22.3.06

Davy's Dogs and the Great Space Heater

He was three days gone before Davy's farm muts started nosing around and howling at the sun in its zenith. My mother reminds me always that the day was June 17th. Every 17 is circled with black ink on the kitchen calendar, and on those mornings she wakes me up by saying, "He's another month out." Yesterday, my mother told me, "He is a year and two months past the earth now."
Six months after the dogs descended on our lawn to carry him off in pieces, my mother explained death the way she uderstood it. "Energy, T., doesn't stop moving. They say it keeps on going out into space, but it's all changed. After the action, it turns to pure heat. It's the motion after the motion, and it's just drifting through the cosmos."
My father's heat is a year and two months into space and I think of Mars. My father, a tiny space heater. His passions couldn't warm a corner of our livingroom, and now he's left to float aimlessly in the largest livingroom ever devised by man, beast, or god. It's completely cornerless, they say, though I have trouble believing in something without an end.
In the days before Davy's dogs, my father was what people like to call a hard working man. This usually means, as it did for him, that the man is an alcoholic who can tinker with objects, if the need or the inspiration arises. He had cases of beer in the shop, and that was where he spent his time working. My mother would flitter about the house in her useless way, dusting this, vacuuming that, ordering knickknacks from the QVC. Our money came from the land she inherited after my grandfather took his forever trip to space. It wasn't long before we understood that my father would never have the stamina of a farmer, so the vast acres were cut into plots for rent.
I had entered my father's shop exactly five times before he left the atmosphere. There was an unspoken arrangement between us three; my father's shop was his, and we woud not interupt whatever occured inside. The first time I entered, it was to tell him that my mother had just fallen down the basement stairs and cracked her head wide open. Then it was to alert him that the police were waiting for him in the house. The third and the fourth times were stealthy; I entered to understand what gravity pulled him there, a gravity so great that I was growing up without a father. I only found boxes of metal parts, broken machines, planks of wood, and a treasury of beer cans glistening under the light. The fifth and last time was to tell him that there was a boy and a woman in our livingroom, and they said the boy was his.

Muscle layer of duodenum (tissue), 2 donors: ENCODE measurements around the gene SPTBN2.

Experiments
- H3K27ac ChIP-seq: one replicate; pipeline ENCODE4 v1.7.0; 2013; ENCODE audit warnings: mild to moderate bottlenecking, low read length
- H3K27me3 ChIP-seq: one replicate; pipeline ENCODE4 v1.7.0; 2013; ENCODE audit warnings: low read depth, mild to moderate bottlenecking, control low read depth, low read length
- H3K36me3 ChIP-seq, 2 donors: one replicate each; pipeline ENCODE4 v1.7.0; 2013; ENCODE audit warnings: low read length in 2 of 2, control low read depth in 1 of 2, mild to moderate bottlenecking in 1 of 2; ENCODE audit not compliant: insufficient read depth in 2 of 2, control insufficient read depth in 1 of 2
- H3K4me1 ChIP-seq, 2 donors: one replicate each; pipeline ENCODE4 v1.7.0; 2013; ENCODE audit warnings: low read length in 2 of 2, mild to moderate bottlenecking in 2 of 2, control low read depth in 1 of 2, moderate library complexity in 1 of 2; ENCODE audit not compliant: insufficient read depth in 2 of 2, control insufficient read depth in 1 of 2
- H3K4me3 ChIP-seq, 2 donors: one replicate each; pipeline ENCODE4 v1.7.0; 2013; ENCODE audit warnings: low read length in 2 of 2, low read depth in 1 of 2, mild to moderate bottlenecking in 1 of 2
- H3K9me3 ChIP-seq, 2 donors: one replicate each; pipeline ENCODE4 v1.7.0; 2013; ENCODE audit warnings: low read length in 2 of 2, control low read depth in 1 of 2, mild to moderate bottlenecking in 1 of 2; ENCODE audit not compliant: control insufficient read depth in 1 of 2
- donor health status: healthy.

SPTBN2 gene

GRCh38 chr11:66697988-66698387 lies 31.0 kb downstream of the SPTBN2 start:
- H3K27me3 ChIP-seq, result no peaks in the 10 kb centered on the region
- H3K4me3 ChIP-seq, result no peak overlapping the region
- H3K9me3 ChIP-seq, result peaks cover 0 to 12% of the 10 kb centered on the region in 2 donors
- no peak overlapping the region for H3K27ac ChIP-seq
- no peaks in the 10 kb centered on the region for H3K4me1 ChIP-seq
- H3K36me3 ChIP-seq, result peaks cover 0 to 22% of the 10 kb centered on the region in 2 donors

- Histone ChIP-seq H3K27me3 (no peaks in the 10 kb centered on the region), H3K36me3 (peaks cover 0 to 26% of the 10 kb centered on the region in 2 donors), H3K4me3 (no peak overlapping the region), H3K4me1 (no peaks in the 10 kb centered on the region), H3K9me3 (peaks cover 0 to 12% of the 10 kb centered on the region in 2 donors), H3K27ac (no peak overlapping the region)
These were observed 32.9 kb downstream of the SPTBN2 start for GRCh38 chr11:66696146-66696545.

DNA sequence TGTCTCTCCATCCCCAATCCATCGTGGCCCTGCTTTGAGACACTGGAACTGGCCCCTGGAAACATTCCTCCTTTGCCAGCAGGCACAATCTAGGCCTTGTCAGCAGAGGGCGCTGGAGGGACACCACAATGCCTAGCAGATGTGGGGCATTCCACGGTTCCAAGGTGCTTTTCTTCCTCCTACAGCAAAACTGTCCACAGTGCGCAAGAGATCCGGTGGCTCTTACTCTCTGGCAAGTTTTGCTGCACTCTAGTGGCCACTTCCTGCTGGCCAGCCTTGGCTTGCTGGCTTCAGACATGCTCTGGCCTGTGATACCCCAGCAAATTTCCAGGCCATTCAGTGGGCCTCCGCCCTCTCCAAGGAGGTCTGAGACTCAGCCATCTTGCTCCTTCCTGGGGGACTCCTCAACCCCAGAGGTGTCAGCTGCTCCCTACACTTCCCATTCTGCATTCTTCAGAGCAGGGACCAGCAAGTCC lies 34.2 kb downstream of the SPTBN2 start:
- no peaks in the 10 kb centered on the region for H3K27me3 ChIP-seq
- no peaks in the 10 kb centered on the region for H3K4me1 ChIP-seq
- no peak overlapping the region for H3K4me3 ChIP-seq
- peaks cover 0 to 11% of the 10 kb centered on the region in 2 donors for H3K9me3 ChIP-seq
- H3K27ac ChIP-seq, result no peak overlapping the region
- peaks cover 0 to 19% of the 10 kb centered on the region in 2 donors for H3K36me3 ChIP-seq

That was one week before Davy's dogs, four days before galactic travel, and the first day my mother publicly wept in all the years I have known her to weep.

...to be continued

2 comments:

ETC said...

to believe in nothing wihtout corners...
what of this continous/endless transfer of energy...
does it just warm these supposed corners?
Are the corners within this essence of continuity... rounded corners... eliptical maybe...

Anna Nym said...

In an artful dodging-while-creating the question kind of way, you plucked out one of the main themes that is going to be expanded in this story.